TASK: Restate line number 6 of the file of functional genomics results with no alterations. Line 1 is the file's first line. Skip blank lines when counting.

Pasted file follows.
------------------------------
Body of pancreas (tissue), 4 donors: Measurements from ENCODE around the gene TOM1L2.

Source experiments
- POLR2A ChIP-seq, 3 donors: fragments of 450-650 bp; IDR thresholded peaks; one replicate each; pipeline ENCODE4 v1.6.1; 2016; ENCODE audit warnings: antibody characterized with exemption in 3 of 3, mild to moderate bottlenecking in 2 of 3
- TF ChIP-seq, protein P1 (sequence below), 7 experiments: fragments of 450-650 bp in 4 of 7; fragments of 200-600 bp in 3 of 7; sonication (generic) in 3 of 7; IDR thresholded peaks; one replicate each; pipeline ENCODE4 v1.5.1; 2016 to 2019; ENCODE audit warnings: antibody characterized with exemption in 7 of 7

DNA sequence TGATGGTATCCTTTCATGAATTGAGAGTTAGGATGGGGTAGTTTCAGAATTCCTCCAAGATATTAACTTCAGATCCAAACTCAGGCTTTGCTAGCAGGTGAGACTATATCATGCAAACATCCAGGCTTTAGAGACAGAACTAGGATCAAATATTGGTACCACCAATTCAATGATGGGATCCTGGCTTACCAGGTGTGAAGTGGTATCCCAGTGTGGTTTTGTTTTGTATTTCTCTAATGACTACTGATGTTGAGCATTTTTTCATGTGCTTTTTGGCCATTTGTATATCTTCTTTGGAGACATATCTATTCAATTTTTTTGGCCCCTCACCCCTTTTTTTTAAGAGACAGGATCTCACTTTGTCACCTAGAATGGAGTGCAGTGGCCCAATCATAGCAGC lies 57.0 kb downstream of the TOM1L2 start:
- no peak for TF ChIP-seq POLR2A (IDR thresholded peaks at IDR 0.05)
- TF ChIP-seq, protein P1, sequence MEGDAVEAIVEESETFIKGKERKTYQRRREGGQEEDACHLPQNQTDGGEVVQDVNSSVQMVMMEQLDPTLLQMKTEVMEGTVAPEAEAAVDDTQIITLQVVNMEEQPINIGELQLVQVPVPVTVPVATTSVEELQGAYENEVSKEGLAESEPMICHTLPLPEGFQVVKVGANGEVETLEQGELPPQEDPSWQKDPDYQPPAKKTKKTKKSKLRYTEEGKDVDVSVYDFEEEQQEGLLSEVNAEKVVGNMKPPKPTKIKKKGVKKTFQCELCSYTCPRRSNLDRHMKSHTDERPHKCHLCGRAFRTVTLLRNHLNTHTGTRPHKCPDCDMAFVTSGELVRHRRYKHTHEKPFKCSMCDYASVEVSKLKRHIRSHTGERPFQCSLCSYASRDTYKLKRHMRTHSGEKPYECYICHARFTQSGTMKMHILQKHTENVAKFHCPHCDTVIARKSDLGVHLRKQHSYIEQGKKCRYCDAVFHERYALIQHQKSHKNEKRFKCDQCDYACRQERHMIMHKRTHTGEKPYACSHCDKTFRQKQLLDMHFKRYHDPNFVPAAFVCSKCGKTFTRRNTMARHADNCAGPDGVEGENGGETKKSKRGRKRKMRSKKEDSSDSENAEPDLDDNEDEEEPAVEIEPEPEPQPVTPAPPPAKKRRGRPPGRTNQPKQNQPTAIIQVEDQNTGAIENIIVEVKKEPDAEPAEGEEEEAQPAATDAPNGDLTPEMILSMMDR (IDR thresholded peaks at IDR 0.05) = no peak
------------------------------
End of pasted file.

- no peak for TF ChIP-seq POLR2A (IDR thresholded peaks at IDR 0.05)